There is a lot of advice available on the internet; some of it is extremely detailed and not all of it is good. UK and US university websites are a reliable source of sensible advice but this can be prescriptive, and not all of it will work for you. A perennial controversy is whether to speak from notes or a written paper. Don’t expect to find a definitive answer to this. Opinions differ and the advice is contradictory: ‘never speak from notes’; ‘reading from a script is mind-numbing’. The choice depends partly on you and partly on the kind of paper you plan to deliver.
Generally speaking, few early career historians are comfortable speaking from notes, particularly the first time they give a paper. You will almost certainly want to write it out in full though you may aspire to speaking from notes with more experience. Think of the seminars that you have attended. Which ones have really worked and why? How might you emulate some of the techniques the speaker employed? Play to your strengths; avoid devices you are not comfortable with—telling jokes doesn’t work for everyone—and focus on what you are confident you can do well. If you have teaching experience, you may have used a similar exercise to prepare students for presentations. The principles are the same.
Many people prefer to give their first paper in familiar surroundings, with an audience of peers. Your university should provide such opportunities but you could also organise such a session informally. Always ask for feedback; there are real benefits to working collectively with people in the same position as you.
When you give a paper in unfamiliar surroundings, arrive in time to look around the room and check that everything you need is there and working. Be very clear as to timings. A forty-five minute seminar paper is a substantial undertaking, given that a double-spaced 12-point printed page will take around two minutes to deliver. This is a rule of thumb, not an absolute as you will want to engage with the audience, looking round the room or moving ‘off-script’ for emphasis or add a point of detail.This helps you look confident and pleased to be there, no matter how nervous you are.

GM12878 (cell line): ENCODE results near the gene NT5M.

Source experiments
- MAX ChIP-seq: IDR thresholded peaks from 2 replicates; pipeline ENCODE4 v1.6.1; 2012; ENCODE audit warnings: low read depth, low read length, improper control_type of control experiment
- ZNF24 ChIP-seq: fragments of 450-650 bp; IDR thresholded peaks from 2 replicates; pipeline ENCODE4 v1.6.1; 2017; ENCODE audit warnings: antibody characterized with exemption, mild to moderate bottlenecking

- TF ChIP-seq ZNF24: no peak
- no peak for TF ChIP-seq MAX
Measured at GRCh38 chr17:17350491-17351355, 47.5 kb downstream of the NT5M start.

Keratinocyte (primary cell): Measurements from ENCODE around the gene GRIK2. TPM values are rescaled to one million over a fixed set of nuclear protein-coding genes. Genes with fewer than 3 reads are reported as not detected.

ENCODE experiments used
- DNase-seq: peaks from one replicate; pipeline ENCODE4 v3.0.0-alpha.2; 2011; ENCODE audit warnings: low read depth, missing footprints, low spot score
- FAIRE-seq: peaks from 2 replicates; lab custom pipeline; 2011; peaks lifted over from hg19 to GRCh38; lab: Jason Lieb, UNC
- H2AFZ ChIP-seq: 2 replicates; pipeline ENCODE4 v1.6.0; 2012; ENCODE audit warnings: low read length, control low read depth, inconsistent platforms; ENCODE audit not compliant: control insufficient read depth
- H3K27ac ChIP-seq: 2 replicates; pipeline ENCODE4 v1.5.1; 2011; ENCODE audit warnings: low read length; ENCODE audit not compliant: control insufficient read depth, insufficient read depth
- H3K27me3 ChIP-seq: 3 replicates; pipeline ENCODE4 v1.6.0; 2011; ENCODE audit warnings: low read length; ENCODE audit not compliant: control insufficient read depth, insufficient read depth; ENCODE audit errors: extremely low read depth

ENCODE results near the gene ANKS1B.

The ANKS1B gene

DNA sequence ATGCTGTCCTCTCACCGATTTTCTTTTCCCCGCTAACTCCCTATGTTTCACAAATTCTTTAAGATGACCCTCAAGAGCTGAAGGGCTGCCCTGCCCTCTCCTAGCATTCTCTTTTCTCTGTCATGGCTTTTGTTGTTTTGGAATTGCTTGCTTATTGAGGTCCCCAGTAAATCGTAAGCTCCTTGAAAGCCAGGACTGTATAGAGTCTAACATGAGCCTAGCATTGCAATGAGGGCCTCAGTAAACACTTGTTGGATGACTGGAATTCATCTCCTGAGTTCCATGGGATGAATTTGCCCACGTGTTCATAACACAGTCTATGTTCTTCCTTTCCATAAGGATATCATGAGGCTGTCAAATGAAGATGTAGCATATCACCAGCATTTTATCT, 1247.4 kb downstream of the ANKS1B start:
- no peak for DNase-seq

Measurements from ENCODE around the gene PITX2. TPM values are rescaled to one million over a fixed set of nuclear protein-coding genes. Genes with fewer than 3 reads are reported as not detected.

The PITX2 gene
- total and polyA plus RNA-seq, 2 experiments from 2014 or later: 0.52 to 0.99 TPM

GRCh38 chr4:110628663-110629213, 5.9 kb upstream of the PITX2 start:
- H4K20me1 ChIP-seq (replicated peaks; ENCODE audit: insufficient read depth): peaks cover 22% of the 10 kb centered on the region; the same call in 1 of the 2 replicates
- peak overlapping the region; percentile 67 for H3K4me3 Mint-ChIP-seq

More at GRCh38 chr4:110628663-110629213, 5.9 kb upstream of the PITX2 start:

When writing and practising the paper—which you should do even if you plan not to read it—it’s worth thinking carefully about prose and style. An oral paper is different from a written chapter: the argument needs more signposting and too much detail will be hard to follow. A discursive style works better than a literary one. Try to break the paper down into smaller sections and practise it several times. You might want to record it so you can listen back to it. Put yourself in the listener’s place. Can you identify the main points? How much background knowledge do you need to follow it?
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